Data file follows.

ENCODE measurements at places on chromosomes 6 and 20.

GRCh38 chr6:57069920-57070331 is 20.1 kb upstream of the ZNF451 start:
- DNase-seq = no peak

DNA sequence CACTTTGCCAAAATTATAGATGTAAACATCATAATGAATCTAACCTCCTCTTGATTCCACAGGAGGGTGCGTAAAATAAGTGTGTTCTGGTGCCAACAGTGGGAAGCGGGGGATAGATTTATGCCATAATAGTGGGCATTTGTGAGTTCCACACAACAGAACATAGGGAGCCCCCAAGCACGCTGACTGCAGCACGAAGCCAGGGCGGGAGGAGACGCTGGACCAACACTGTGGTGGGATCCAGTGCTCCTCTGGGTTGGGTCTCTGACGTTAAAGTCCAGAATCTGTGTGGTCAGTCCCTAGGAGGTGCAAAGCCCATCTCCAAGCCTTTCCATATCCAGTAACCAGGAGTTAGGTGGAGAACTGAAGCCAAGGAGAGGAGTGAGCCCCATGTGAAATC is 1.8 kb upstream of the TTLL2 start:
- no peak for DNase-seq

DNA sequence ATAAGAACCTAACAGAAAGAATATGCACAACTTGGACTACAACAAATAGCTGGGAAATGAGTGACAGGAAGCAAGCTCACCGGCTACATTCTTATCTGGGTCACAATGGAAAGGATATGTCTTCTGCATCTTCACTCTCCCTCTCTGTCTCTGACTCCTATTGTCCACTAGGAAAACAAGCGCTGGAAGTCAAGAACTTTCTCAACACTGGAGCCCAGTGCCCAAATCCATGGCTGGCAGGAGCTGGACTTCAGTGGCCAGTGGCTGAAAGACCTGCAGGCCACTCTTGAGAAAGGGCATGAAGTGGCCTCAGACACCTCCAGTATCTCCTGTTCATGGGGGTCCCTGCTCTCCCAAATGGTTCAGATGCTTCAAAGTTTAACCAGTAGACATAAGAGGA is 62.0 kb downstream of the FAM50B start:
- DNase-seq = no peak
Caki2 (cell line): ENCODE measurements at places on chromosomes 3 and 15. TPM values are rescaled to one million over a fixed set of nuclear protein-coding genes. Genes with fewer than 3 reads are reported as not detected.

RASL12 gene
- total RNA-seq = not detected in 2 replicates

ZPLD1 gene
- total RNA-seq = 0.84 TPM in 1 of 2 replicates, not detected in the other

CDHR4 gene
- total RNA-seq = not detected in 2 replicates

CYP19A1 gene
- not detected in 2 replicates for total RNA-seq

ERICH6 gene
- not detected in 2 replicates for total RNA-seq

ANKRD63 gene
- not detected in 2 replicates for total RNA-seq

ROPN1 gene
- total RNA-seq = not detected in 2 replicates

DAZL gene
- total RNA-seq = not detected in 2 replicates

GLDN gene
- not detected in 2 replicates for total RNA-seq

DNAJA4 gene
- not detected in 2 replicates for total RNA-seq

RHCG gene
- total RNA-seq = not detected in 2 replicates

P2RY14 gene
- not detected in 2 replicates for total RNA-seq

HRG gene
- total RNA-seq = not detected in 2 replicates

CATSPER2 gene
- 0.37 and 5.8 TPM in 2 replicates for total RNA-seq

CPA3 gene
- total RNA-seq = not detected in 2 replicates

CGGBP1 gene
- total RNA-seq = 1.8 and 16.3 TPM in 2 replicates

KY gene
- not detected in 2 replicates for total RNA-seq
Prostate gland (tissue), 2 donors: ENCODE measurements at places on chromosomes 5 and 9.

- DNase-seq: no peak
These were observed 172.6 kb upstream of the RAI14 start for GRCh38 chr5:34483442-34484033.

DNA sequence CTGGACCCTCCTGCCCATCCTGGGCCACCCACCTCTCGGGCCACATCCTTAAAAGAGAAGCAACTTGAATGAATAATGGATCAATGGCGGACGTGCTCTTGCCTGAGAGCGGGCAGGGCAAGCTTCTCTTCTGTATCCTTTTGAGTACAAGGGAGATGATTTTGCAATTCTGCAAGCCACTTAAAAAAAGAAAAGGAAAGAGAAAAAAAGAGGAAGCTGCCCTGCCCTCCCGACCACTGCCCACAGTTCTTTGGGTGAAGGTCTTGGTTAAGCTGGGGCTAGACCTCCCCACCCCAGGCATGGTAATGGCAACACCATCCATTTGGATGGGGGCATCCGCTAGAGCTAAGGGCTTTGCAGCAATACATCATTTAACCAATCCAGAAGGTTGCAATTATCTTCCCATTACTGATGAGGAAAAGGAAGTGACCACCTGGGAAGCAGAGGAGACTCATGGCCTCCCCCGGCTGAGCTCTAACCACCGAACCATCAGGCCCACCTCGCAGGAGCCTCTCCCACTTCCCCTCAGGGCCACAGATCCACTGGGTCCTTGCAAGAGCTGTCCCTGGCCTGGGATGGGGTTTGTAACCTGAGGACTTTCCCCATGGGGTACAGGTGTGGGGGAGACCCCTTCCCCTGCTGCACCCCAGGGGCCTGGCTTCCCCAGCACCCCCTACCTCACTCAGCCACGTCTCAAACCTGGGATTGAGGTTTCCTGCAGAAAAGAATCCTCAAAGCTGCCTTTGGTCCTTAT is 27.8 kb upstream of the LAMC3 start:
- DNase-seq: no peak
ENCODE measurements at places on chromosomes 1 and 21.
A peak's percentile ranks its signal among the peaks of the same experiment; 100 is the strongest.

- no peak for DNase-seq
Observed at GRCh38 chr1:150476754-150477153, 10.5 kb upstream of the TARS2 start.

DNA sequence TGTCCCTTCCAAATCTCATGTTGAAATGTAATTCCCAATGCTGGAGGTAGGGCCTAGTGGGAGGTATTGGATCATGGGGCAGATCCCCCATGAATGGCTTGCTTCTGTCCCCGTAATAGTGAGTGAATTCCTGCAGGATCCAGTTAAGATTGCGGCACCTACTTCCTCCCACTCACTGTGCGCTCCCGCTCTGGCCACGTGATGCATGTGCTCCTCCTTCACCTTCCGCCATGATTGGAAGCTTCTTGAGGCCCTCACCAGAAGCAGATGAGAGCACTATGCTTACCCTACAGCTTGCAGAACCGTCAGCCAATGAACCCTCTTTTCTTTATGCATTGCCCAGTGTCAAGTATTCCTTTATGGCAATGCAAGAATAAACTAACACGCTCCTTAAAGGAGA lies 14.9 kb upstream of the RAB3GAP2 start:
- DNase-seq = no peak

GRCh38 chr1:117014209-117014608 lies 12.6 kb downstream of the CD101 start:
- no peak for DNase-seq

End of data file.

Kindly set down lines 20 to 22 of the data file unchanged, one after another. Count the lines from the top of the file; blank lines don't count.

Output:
- not detected in 2 replicates for total RNA-seq

ROPN1 gene
- total RNA-seq = not detected in 2 replicates